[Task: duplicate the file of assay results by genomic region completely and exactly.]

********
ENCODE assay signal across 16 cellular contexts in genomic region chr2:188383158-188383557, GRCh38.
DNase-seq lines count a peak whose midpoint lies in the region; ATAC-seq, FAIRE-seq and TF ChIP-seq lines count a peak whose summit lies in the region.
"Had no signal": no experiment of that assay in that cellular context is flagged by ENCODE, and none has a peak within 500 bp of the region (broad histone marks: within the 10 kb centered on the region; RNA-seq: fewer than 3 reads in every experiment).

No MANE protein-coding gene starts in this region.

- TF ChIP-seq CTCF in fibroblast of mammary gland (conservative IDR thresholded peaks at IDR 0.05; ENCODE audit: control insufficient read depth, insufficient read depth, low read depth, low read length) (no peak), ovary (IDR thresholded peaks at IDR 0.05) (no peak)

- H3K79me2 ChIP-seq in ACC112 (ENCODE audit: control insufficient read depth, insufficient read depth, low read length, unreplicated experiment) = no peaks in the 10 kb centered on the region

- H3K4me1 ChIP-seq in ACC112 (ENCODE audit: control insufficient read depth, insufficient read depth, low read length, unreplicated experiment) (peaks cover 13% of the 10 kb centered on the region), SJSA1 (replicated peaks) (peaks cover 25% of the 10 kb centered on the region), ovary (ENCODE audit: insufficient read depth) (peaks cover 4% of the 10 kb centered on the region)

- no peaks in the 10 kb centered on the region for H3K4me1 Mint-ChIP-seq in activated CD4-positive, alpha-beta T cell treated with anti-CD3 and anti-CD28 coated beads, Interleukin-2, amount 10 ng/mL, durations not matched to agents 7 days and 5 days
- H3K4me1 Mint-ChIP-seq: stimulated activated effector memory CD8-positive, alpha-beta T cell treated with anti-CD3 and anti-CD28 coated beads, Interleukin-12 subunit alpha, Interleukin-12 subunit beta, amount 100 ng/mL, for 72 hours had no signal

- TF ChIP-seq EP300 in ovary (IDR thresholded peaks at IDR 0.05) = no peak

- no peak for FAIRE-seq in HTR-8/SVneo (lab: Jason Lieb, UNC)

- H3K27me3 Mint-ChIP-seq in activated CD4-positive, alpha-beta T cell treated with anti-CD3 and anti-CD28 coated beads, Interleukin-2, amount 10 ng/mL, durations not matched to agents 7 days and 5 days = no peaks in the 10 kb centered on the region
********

ENCODE assay signal across 16 cellular contexts in genomic region chr2:188383158-188383557, GRCh38.
DNase-seq lines count a peak whose midpoint lies in the region; ATAC-seq, FAIRE-seq and TF ChIP-seq lines count a peak whose summit lies in the region.
"Had no signal": no experiment of that assay in that cellular context is flagged by ENCODE, and none has a peak within 500 bp of the region (broad histone marks: within the 10 kb centered on the region; RNA-seq: fewer than 3 reads in every experiment).

No MANE protein-coding gene starts in this region.

- TF ChIP-seq CTCF in fibroblast of mammary gland (conservative IDR thresholded peaks at IDR 0.05; ENCODE audit: control insufficient read depth, insufficient read depth, low read depth, low read length) (no peak), ovary (IDR thresholded peaks at IDR 0.05) (no peak)

- H3K79me2 ChIP-seq in ACC112 (ENCODE audit: control insufficient read depth, insufficient read depth, low read length, unreplicated experiment) = no peaks in the 10 kb centered on the region

- H3K4me1 ChIP-seq in ACC112 (ENCODE audit: control insufficient read depth, insufficient read depth, low read length, unreplicated experiment) (peaks cover 13% of the 10 kb centered on the region), SJSA1 (replicated peaks) (peaks cover 25% of the 10 kb centered on the region), ovary (ENCODE audit: insufficient read depth) (peaks cover 4% of the 10 kb centered on the region)

- no peaks in the 10 kb centered on the region for H3K4me1 Mint-ChIP-seq in activated CD4-positive, alpha-beta T cell treated with anti-CD3 and anti-CD28 coated beads, Interleukin-2, amount 10 ng/mL, durations not matched to agents 7 days and 5 days
- H3K4me1 Mint-ChIP-seq: stimulated activated effector memory CD8-positive, alpha-beta T cell treated with anti-CD3 and anti-CD28 coated beads, Interleukin-12 subunit alpha, Interleukin-12 subunit beta, amount 100 ng/mL, for 72 hours had no signal

- TF ChIP-seq EP300 in ovary (IDR thresholded peaks at IDR 0.05) = no peak

- no peak for FAIRE-seq in HTR-8/SVneo (lab: Jason Lieb, UNC)

- H3K27me3 Mint-ChIP-seq in activated CD4-positive, alpha-beta T cell treated with anti-CD3 and anti-CD28 coated beads, Interleukin-2, amount 10 ng/mL, durations not matched to agents 7 days and 5 days = no peaks in the 10 kb centered on the region